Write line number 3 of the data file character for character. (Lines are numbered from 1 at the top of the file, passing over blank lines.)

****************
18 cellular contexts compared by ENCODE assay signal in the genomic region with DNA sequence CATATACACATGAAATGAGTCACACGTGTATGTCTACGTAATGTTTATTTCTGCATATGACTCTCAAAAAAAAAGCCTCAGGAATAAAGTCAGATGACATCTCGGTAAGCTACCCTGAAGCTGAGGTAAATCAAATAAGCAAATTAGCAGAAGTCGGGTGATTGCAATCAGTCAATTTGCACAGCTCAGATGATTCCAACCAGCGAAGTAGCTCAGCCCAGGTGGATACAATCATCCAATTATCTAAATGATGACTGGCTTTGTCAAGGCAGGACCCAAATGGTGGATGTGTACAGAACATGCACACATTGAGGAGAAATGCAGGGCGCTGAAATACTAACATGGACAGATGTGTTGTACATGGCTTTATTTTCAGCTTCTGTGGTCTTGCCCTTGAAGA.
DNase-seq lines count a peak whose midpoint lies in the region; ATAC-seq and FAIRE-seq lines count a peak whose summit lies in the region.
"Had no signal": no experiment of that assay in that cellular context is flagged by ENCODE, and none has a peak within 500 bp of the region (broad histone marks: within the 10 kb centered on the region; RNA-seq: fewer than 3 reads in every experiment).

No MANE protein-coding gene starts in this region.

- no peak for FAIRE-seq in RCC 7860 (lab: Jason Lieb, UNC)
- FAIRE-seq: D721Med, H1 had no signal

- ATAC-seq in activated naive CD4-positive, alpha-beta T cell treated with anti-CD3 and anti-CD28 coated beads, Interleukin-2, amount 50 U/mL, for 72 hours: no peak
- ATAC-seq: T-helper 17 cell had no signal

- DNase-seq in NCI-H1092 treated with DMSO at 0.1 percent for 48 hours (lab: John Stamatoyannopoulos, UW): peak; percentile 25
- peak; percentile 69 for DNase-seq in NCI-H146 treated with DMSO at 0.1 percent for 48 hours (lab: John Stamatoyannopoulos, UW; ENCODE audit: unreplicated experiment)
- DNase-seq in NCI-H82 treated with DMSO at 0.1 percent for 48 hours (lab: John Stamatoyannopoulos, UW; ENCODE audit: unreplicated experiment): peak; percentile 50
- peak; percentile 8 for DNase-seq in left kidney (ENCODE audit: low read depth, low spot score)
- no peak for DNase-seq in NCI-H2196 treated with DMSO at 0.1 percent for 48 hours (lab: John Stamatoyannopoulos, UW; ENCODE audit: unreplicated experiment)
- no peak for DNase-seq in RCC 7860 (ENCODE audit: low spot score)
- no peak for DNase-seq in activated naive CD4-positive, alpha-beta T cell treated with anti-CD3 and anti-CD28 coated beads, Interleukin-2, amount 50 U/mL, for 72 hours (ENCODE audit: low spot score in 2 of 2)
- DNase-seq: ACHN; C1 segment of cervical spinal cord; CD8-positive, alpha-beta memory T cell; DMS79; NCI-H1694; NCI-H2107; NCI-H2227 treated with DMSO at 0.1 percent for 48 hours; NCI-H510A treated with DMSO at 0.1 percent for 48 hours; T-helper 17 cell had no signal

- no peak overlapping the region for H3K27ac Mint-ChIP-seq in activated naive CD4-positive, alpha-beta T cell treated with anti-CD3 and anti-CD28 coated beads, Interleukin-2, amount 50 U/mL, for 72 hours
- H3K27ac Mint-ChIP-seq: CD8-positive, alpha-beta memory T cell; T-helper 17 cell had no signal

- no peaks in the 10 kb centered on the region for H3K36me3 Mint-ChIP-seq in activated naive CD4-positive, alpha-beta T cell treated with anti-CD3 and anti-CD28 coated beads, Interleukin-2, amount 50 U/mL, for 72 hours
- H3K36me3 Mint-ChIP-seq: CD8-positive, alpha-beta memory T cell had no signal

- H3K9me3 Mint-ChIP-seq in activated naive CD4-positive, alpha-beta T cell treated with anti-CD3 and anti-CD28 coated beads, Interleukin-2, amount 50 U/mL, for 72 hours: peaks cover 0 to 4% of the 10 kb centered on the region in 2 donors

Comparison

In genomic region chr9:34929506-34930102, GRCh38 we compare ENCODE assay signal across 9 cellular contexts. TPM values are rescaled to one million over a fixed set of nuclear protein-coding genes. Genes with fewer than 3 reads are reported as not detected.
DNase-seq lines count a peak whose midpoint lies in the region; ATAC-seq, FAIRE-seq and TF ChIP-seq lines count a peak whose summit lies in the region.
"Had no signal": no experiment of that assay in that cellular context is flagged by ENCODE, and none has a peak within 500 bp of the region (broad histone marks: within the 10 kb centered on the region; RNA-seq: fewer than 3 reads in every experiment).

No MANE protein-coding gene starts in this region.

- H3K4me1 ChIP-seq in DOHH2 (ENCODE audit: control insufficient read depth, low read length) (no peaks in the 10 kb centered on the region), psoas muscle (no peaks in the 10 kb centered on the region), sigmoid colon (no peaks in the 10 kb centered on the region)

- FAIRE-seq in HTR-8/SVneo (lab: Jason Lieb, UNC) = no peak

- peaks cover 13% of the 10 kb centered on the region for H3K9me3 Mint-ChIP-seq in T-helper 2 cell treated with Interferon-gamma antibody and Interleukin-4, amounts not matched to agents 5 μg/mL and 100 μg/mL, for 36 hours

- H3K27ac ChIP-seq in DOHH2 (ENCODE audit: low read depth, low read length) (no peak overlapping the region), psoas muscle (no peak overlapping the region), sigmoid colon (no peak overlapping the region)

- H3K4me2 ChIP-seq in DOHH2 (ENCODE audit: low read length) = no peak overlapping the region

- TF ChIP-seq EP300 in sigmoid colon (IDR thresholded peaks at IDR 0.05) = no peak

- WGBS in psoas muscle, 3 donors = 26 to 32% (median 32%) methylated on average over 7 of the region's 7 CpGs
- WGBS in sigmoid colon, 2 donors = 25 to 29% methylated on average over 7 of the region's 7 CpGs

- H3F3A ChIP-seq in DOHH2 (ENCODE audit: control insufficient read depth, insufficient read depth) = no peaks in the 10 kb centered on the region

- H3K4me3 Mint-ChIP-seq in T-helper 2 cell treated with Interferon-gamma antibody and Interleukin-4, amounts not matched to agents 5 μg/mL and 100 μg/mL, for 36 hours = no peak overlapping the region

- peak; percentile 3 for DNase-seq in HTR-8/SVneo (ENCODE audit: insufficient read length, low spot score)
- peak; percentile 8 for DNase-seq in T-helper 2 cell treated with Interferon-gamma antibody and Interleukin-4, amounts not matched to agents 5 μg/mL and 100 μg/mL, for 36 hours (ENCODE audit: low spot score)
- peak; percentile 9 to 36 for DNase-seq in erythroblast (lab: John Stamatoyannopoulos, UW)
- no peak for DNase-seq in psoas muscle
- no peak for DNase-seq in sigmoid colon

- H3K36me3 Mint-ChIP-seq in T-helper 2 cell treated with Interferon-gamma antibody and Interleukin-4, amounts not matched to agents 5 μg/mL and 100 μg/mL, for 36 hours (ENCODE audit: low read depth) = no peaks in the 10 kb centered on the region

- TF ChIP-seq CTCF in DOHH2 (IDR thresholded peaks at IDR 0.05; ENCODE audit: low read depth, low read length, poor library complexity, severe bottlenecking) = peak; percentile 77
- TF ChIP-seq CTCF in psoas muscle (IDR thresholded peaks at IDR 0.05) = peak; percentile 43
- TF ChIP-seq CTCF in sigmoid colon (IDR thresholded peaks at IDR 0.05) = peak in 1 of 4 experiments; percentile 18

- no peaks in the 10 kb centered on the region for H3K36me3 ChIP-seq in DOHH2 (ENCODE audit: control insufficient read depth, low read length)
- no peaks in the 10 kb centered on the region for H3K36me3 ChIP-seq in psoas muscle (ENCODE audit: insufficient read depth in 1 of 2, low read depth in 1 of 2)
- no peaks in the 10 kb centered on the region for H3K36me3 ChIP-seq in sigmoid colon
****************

"Had no signal": no experiment of that assay in that cellular context is flagged by ENCODE, and none has a peak within 500 bp of the region (broad histone marks: within the 10 kb centered on the region; RNA-seq: fewer than 3 reads in every experiment).